erik lundegaard

Beasts of the Southern Wild

Beasts of the Southern Wild (2012)


As it begins, one thinks “Beasts of the Southern Wild” is about deprivation but it’s actually about defiance and celebration. One thinks, “How sad that people have to live like that,” when they battle everything—governmental agencies, sickness, global warming, and, yes, prehistoric beasts unleashed by global warming—to keep living like that. This is our home, they’re saying. We shall not be moved.

Me? I’d move in a second. All that garbage and mud? Those shacks? That sickness and drunken nothingness? As a result, I was at odds with the movie’s emotional core. I’m way too fastidious. I wanted to flee the very place they embraced.

Written byBenh Zeitlin
Lucy Alibar
Directed byBenh Zeitlin
StarringQuvenzhané Wallis
Dwight Henry
Levy Easterly

The heart of the movie is Hushpuppy (Quvenzhané Wallis), a fierce, independent, six-year-old girl living on the wrong side of the levee in a bayou about to be swept away by global warming; but she is inculcated by her father, Wink (Dwight Henry), to keep living there. At one point Wink takes Hushpuppy out in a homemade boat, patched together from what others have thrown away, and they gaze at factories and smokestacks on the other side of the levee. They’re outsiders but not envious. “Ain’t that ugly over there,” he says, adding, “We got the prettiest place on Earth.”

Left unspoken is the fact that those ugly factories and smoke stacks are contributing to the global warming that’s about to wash away their home, which is the prettiest place on Earth.

We get their story by and by. Writer-director Benh Zeitlin tells us little, shows us more. Here’s Hushpuppy, walking around in white rubber boots, and listening to the heartbeats of the animals they keep in their ramshackle home. Here’s Wink, drinking and talking with neighbors about a storm coming and waters rising. Here’s another harsh lesson from Wink to Hushpuppy: “Every animal is made out of meat,” he says. “I’m meat. Y’all ass is meat.” Hushpuppy tries to make sense of this. She tries to balance sympathy and survival. She knows, without the protections she’s had from her father, “I wouldn’t even be Hushpuppy. I’d just be breakfast.”

Then Wink disappears. Has he fled? Has he been killed or incarcerated? When he shows up again, angry and stumbling, he’s in a blue hospital gown with a plastic ID bracelet around his wrist. He’s sick but doesn’t want their cure. He doesn’t want Hushpuppy’s help. The fierce independence he drums into her—that he feels she needs to survive—comes from him. “Who’s the man!” he yells at her at one point. “I’m the man!” she shouts back.

When the storms come, and Hushpuppy is scared, Wink goes outside to rage against it—to show her there’s nothing to be scared of. The waters rise. Some survive. Against the instincts of a maternal teacher in the bayou, Wink and others, using an alligator stuffed with dynamite, lead a nighttime assault that blows up a portion of the levee. The waters recede. We see the residents sort through what’s left. We see Hushpuppy find medicine for her father, which she dribbles onto his mouth while he’s sick and sleeping. Then the authorities come and suddenly we’re in a clean hospital. Hushpuppy is wearing a little blue dress and her beautiful wild hair is tamed. “It didn’t look like a prison,” she says in voiceover. “It looked like a fish tank with no water.” Prison or not, they still need to break out, and do. They still need to make their way back home.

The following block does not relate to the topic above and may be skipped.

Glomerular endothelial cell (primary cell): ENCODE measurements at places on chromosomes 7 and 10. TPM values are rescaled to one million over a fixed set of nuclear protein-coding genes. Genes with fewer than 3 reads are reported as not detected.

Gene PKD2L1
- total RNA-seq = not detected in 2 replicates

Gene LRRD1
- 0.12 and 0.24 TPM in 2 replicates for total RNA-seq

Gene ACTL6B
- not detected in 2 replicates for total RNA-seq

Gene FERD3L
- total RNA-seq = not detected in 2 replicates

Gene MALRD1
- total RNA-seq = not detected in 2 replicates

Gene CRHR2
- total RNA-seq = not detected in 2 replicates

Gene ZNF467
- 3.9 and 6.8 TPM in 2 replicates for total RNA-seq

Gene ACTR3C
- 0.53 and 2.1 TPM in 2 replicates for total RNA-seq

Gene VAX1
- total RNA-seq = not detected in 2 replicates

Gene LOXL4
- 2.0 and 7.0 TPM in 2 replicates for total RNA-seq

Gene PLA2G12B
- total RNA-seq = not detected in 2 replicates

Early on, from the maternal teacher, we hear a story of prehistoric beasts called aurochs, and as the polar ice cap melts we see these beasts, looking like giant warthogs, trapped in the ice, then free and roaming, and snuffling, and thundering closer and closer. At first I thought it was a metaphor for all the bad shit going down and coming down. It’s not. As Hushpuppy and three other girls make their way back to the bayou, the thundering gets louder, they look behind them, scream and run. All but Hushpuppy. She stands her ground. She faces down these beasts, to whom she knows she’s breakfast, and tells them, in essence, she’s Hushpuppy, daughter of Wink, and will not be moved. It’s a great scene: this tiny fierce face against this vast monstrosity. You can still call it a metaphor—it certainly works as a metaphor—but it’s most obviously wish fulfillment: ours and Wink’s. It’s also the film’s climax: Wink’s work is done. He can die now, knowing Hushpuppy can survive without him.

“Beasts of the Southern Wild” arrived in Seattle with a kind of thunder of its own, Manohla Dargis’, who declared in The New York Times that the film was “among the best films to play at Sundance in two decades.” I went in hoping to be blown away. I wasn’t.

Quvenzhané Wallis is stunning and should hear Oscar talk. Dwight Henry is good. The filmmakers mix elements of both Katrina and global warming into a “We shall not be moved” ethos. But I wasn’t moved. I wanted the movie to crack me open, like a levee, but it didn’t. I remained an outsider. I looked at the muddy, ramshackle place they loved, the prettiest place on earth, and thought, “Ain’t that ugly over there.”

—August 2, 2012

© 2012 Erik Lundegaard